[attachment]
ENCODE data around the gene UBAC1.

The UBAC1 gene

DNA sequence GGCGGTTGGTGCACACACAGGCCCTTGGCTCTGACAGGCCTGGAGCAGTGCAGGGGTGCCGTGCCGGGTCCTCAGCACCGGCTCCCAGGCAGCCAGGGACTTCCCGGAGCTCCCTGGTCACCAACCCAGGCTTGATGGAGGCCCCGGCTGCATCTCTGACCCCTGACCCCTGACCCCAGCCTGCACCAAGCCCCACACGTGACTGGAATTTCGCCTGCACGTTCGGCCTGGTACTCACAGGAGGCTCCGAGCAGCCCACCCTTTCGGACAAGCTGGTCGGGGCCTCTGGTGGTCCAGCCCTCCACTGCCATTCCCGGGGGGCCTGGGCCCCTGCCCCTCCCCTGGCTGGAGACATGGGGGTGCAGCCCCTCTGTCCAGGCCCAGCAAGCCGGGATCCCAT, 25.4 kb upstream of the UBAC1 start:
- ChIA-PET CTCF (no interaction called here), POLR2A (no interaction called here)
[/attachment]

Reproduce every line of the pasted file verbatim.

ENCODE data around the gene UBAC1.

The UBAC1 gene

DNA sequence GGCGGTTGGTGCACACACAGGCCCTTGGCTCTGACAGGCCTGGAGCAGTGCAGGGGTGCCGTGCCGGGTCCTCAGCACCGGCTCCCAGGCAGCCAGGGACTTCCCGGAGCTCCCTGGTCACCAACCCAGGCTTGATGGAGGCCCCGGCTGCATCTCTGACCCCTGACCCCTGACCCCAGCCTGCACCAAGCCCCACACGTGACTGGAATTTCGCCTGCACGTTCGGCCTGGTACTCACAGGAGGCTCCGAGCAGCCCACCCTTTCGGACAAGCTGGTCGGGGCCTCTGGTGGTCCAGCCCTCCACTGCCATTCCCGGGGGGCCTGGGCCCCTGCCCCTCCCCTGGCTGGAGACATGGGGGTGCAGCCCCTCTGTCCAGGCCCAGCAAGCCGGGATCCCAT, 25.4 kb upstream of the UBAC1 start:
- ChIA-PET CTCF (no interaction called here), POLR2A (no interaction called here)